The Foreign Affairs Committee of the UK parliament during a session on the UK’s international counter-terrorism policy, April 30, 2024

UK Committee Examines Counter-Terrorism Policy With Iran Focus

Wednesday, 05/01/2024

The UK Foreign Affairs Committee convened a session Tuesday where experts provided insights on threats posed by Iran as part of the Committee's inquiry into the UK’s international counter-terrorism policy.

Those testifying included Younger and University of St Andrews Professor of Iranian History, Ali Ansari.

During the initial panel, former MI6 chief Sir Alex Younger discussed the evaluation of the UK's counter-terrorism policy, focusing on the global threat landscape and factors contributing to terrorism. Leveraging his experience in intelligence and security matters, Younger emphasized the intricate nature of the global threats and underscored the pivotal role of state sponsorship in amplifying the impact of terrorist activities. 

When questioned about the complexity added by Iran's involvement with organized crime, Younger emphasized the significant challenge posed when a state supports such activities. “I think all of these do take on a different character if you've got the state behind them.”

Regarding Iranian terrorism, particularly within the Middle East and North Africa region, Younger was asked about the most effective actions the UK should take to mitigate threats to its security emanating from the destabilizing activities of the Iranian State. Younger suggested a "full-court press" approach, highlighting not just Iran but also Russia's activities, further adding:

"They've taken every aspect of state power, proxies, subversion, and cyber and bent all that to a single strategic purpose without regard for law or values and deployed them across the spectrum.”

Younger further stressed the need for a comprehensive response to these hybrid threats, acknowledging the necessity of retaining ethical and legal principles while learning from adversaries' teamwork strategies:

"We've got something to learn about the teamwork aspects of this and the rigor of prioritizing it against key strategic objectives."

In the second panel, University of St Andrews Professor of Iranian History, Ali Ansari addressed the Committee on Iran and its proxies, particularly focusing on the Islamic Revolutionary Guard Corps (IRGC). Ansari highlighted concerns about Iran's ideological expansion and propaganda efforts, stressing the need for proactive measures against the IRGC and its activities:

"One of the areas the UK is less prepared and able to contend with is the Iranian regime's ideological expansion and education which is being carried out in a professional and serious level."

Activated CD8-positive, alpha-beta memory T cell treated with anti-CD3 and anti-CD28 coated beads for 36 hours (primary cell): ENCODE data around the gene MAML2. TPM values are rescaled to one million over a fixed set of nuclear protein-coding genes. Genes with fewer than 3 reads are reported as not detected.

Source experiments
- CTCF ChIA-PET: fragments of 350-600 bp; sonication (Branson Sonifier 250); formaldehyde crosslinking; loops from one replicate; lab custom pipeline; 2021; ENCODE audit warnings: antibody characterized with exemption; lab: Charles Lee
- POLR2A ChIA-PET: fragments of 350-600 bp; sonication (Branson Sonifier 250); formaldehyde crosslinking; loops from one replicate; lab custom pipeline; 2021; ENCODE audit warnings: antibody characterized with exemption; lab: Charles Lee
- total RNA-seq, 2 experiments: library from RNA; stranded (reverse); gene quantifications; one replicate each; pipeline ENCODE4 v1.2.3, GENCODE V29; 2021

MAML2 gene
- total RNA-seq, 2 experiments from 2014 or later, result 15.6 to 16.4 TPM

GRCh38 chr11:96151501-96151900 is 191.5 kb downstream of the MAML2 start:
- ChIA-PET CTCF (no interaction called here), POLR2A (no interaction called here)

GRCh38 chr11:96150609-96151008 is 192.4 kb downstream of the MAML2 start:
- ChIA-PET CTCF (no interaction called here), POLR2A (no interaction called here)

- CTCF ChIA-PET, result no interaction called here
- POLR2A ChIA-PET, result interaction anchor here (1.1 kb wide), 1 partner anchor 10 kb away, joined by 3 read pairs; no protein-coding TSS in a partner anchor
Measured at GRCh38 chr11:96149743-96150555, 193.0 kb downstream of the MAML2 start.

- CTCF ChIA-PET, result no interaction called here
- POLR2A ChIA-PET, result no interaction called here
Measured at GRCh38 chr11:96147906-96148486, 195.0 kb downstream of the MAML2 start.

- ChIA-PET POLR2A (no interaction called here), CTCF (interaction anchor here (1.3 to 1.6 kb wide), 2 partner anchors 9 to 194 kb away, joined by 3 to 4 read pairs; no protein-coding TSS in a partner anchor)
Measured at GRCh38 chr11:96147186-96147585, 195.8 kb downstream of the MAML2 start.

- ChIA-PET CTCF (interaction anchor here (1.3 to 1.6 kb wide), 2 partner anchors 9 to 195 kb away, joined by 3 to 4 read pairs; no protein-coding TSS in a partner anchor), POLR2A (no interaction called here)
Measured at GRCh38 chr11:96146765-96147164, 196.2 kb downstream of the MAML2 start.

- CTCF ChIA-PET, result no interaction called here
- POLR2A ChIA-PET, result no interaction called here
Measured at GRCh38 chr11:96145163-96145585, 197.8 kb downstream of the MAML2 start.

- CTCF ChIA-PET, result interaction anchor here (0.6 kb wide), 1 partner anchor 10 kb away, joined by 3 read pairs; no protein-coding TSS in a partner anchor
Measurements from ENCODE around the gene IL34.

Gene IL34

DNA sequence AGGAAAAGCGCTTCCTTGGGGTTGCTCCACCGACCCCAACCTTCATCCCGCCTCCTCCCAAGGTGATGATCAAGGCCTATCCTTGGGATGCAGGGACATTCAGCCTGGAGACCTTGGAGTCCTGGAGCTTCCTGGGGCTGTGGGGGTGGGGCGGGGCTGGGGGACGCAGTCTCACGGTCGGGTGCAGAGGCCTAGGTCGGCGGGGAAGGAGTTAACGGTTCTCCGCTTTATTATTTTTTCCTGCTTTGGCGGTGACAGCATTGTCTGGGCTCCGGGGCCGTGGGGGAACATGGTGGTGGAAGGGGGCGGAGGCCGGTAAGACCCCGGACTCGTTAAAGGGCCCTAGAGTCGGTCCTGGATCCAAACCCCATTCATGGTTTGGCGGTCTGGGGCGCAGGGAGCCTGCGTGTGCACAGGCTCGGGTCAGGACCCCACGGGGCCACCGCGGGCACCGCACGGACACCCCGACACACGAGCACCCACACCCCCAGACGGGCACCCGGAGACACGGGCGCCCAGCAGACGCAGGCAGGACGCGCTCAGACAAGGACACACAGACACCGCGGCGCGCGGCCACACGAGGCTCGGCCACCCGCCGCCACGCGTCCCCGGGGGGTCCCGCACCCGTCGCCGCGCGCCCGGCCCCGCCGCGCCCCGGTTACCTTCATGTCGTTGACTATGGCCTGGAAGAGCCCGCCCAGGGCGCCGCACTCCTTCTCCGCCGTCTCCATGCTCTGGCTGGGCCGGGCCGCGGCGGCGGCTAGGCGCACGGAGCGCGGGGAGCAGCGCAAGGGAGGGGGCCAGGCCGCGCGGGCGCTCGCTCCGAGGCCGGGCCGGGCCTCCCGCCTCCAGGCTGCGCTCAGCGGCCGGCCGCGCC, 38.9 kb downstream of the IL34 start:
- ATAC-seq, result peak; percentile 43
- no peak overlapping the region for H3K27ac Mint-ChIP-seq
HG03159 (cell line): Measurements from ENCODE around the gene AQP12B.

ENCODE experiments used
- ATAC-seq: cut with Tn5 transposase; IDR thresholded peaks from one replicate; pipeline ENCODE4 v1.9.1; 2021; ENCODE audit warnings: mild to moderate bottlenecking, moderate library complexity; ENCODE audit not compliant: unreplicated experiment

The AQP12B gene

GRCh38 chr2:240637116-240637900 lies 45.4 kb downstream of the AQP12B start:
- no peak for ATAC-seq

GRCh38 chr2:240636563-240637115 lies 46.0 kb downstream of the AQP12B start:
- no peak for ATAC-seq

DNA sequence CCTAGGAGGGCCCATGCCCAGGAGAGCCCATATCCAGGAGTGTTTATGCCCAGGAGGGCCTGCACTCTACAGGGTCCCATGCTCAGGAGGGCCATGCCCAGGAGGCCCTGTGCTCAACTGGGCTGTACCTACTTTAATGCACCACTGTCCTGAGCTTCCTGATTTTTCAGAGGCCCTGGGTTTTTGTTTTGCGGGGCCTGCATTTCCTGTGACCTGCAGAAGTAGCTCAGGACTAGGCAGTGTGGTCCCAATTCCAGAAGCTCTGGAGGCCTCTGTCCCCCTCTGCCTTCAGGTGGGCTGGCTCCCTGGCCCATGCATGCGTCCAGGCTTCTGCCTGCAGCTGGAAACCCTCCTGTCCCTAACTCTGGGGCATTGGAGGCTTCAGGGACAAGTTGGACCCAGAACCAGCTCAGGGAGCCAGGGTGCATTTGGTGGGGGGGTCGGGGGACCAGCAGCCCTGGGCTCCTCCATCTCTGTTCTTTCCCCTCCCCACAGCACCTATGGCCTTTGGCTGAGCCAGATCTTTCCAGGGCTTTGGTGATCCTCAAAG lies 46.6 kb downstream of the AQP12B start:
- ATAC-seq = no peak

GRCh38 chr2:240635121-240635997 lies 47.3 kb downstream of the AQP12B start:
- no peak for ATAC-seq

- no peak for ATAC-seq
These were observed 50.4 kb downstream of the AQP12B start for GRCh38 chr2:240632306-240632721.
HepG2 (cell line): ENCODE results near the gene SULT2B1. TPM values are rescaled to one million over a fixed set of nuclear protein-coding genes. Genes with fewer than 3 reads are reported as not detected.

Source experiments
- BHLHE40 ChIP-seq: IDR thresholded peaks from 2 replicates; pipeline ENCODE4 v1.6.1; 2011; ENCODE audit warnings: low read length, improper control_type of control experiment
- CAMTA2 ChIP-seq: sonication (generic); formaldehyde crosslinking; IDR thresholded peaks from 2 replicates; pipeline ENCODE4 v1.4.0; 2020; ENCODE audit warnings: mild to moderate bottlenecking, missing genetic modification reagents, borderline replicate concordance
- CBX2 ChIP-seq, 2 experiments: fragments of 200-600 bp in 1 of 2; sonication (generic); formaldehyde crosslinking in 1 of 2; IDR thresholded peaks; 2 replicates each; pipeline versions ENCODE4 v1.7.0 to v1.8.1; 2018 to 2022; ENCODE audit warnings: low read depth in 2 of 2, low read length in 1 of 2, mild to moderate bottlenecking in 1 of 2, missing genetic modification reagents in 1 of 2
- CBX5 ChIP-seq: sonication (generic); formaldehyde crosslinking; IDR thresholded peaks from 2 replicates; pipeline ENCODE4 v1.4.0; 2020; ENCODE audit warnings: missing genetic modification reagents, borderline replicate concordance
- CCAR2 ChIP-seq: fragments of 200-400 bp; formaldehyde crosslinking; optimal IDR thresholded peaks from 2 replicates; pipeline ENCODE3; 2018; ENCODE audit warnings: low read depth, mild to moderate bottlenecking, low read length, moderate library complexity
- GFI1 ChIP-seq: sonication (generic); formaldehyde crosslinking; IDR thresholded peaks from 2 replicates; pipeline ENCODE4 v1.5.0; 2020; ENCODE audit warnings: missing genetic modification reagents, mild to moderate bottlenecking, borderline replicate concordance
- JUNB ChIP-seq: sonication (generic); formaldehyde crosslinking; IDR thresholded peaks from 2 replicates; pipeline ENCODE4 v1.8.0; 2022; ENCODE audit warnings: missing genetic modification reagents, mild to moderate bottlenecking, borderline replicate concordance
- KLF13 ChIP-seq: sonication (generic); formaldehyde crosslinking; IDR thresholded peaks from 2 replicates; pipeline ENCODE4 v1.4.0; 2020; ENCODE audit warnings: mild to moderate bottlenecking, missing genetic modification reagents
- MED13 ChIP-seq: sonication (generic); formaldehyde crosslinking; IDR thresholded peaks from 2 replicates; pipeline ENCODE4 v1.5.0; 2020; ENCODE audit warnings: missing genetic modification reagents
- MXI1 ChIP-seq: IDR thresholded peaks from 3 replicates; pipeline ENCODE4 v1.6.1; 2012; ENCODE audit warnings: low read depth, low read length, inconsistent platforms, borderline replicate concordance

Regarding the potential of proscribing the IRGC as a terrorist entity in the UK, Ansari asserted that to effectively address the threat posed by the IRGC, its proxies, and their activities, a more proactive and engaged approach is needed and that simply proscribing it as a terrorist organization is not sufficient to solve the problem. Ansari further proposed that unilateral action might not be as effective as a coordinated approach with European partners and a broader coalition:

"It'd send a stronger signal if it's done with European partners and a broader coalition."

Moreover, Ansari advocated for a more assertive stance against Iran's regime, stressing the imperative of confronting its ideology and enhancing capabilities to effectively counter its activities. He urged:

"We need to start challenging, pushing back and confronting [Iran's regime] in a way the ideology and the toxicity that comes along with it."

Furthermore, Professor Ansari highlighted Iran's Supreme Leader Ali Khamenei's recent endorsement of "various campus demonstrations in the US”, to show how they are "following his lead". Ansari further suggested that this move by Khamenei is also sending a message to his critics inside Iran and an attempt to show his influence abroad.

Ansari also highlighted the necessity for bolstering language and cultural expertise within security services:

"We need a lot more Persian language speakers and people who understand the language and culture of the land our security services are dealing with. We need to enhance our capabilities, and then be able to push back with a response."

The next session of the Foreign Affairs Committee inquiry into the UK’s international counter-terrorism policy is scheduled for May 7, 2024.

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